A 14th-century university class — contemporary painting by Laurentius de Voltolina. (Image Source)
Last time out (far too long ago), we took a look at the University of Heidelberg, one of the oldest in Europe and indeed the world, and at its long and turbulent history. This time, a quick post with a little bit of a look at what actually went on in a medieval university. What did a student learn there, and what was the general course of study? Read on, for a very quick introduction.
Time to look at another City of Literature! And for this one, we travel to the soutwestern German state of Baden-Württemberg, and to the city of Heidelberg (pop. 160,000). Heidelberg lies not far from Germany’s border with France, and occupies the banks of the River Neckar near where it debouches into the Rhine. Of particular interest for our purposes today: Heidelberg University, one of the oldest post-secondary educational institutions in the world. Read on…
Last time, we explored the notion that there is in fact a body of Sagas of Peterborians, analogous to those composed by the early settlers of Iceland a thousand and more years ago. This time, I want to take a look at one of those “Peterborian sagas” in particular. Catherine Parr Traill is best-known for her collection of writings published as The Backwoods of Canada in 1836, but she was a prolific author beyond that. In addition to her (several) guides for immigrants to Canada, she also wrote a number of children’s books, and among those is a novel called The Canadian Crusoes: A Tale of the Rice Lake Plains, published in 1852 by Arthur Hall, Virtue, & Co. in London, England. It’s a fascinating if flawed work on a number of levels; read on, as we take a closer look.
“Westove,” the Lakefield home of Catherine Parr Traill. (Image Source)
We recently talked a bit about the early “Sagas of Icelanders,” and I suggested then that we might find echoes of the genre in early Peterborian writings as well. Time to investigate that idea a bit more closely. Can we identify a group of Peterborough saga-ists, and if so what kind of sagas did they write? Read on…
Well, I was all set here to talk more about sagas, and particularly our own Peterborian variety this evening. But sometimes events get in the way. The news this evening is that the National Museum of Brazil is being destroyed by fire, and its collection of 20,000,000 artefacts with it.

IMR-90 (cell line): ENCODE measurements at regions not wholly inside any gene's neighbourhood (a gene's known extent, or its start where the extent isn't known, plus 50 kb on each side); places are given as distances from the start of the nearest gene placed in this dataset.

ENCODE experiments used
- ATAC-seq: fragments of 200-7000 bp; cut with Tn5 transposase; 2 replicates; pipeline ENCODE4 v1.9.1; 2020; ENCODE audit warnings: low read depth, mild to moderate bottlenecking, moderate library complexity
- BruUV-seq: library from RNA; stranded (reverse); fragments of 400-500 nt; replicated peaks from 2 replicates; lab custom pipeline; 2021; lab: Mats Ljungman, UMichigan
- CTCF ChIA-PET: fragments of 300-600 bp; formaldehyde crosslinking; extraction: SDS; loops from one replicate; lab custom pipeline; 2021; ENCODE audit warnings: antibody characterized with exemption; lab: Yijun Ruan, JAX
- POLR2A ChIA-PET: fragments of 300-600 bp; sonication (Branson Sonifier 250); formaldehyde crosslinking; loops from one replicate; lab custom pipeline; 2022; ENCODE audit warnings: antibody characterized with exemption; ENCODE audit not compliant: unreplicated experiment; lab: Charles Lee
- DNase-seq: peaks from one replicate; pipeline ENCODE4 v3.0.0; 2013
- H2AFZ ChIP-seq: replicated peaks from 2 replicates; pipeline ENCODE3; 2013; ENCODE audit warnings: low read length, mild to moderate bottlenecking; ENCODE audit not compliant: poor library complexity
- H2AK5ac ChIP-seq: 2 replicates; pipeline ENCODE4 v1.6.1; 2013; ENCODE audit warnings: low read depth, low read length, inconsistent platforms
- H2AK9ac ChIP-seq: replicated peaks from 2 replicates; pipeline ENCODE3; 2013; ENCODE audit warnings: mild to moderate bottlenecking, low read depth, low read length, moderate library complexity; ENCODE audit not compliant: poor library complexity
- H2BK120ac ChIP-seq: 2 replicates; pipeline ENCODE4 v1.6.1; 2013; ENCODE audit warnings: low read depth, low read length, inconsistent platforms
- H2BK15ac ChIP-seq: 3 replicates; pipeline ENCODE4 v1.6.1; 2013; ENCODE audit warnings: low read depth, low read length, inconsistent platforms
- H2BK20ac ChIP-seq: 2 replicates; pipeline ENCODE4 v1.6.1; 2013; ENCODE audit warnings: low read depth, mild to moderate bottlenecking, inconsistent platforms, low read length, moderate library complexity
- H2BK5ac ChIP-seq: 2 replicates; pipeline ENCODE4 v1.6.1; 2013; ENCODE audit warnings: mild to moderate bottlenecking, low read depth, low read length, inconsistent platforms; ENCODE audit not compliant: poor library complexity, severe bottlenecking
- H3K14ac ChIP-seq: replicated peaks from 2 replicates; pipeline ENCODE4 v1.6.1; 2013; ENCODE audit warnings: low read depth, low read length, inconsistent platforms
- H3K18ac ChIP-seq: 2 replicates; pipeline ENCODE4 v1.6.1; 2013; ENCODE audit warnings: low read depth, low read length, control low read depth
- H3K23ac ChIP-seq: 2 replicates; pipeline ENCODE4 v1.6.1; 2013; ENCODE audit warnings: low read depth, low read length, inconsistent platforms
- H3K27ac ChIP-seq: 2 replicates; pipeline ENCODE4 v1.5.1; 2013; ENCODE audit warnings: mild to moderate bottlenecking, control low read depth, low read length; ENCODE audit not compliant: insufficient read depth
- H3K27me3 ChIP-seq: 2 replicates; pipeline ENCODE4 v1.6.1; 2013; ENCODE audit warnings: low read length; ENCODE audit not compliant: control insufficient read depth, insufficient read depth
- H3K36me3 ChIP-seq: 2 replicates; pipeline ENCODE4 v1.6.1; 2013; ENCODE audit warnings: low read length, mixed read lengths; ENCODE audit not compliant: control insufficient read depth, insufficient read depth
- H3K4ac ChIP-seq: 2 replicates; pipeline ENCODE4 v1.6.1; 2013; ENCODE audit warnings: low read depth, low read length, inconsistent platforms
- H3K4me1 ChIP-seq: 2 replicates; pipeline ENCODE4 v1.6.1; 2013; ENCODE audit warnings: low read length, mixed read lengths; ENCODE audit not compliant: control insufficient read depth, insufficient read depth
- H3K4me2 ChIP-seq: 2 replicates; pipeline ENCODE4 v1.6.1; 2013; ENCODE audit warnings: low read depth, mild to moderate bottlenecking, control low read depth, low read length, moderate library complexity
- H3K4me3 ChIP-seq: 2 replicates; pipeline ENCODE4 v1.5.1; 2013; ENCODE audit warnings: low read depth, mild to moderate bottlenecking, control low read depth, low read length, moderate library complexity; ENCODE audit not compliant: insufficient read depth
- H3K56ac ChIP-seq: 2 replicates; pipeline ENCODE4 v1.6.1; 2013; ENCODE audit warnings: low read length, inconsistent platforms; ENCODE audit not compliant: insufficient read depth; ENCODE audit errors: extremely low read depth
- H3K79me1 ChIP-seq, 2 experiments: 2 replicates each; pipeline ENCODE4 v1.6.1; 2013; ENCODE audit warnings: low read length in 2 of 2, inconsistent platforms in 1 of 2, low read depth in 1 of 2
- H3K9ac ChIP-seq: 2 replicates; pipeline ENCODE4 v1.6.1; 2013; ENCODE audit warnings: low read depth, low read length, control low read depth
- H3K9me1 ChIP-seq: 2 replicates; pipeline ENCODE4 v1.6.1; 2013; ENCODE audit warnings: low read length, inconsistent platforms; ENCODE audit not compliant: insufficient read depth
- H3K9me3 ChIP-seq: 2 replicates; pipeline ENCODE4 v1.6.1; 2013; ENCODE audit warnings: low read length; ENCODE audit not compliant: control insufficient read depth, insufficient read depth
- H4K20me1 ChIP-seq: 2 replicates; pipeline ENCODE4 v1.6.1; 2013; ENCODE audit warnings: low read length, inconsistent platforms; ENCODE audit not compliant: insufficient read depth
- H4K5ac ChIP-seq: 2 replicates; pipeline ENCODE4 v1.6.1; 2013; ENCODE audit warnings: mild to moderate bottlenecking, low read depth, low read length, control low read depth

In this series we have talked quite a lot about libraries, close and in many ways inseparable kin of museums. Tonight’s fire has likely destroyed the nearly half-million books in the museum’s library, which specialized (as the institution itself did) on archaeology, anthrolopology, and natural history.
The National Museum of Brazil turned 200 years old this past June, and for the last 126 of those had been housed in the Palace of São Cristóvão — former home of the Portugese and Brazilian royal families, and later the place where the treaty that recognized Brazilian independence were signed in 1825. As mentioned, it housed something in the order of twenty million artefacts from all over South America and indeed the world. Its loss, to Science, the Humanities, to all scholarship, and of course to the people of Brazil, is impossible to over-state. Or, for that matter, to describe.
Minhas profundas condolências ao povo do Brasil.
The word “saga” comes to us from Old Norse, and it at first simply meant “a story.” It is related to English words like the verb “to say,” and “sage” (“sage” as in a wise person, not “sage” as in the plant, which comes from a different linguistic source). And for this post we are indeed looking at stories that are sagas (or vice versa), and seeing if we can set up any connection between medieval Iceland and our own city of Peterborough. Read on!
Egill Skallagrímsson, from a 17th-century manuscript. (Image Source)
We are just a couple of days from the next look at a City of Literature! And here is a sneak preview, from which cunning readers will be able to deduce which city will be coming under our gaze:
Úlfr hét maðr, sonr Bjálfa ok Hallberu, dóttur Úlfs ins óarga. Hon var systir Hallbjarnar hálftrölls í Hrafnistu, föður Ketils hængs. Úlfr var maðr svá mikill ok sterkr, at eigi váru hans jafningjar. En er hann var á unga aldri, lá hann í víkingu ok herjaði. Með honum var í félagsskap sá maðr, er kallaðr var Berðlu-Kári, göfugr maðr ok inn mesti afreksmaðr at afli ok áræði. Hann var berserkr. Þeir Úlfr áttu einn sjóð báðir, ok var með þeim in kærsta vinátta.
Translation (by W.C. Green):
There was a man named Ulf, son of Bjalf, and Hallbera, daughter of Ulf the fearless; she was sister of Hallbjorn Half-giant in Hrafnista, and he the father of Kettle Hæing. Ulf was a man so tall and strong that none could match him, and in his youth he roved the seas as a freebooter. In fellowship with him was one Kari of Berdla, a man of renown for strength and daring; he was a Berserk. Ulf and he had one common purse, and were the dearest friends.
And those are the opening lines of Egils saga Skalla-Grímssonar (aka Egil’s Saga) and later this week — Wednesday, likely — we will discuss that work and others like it.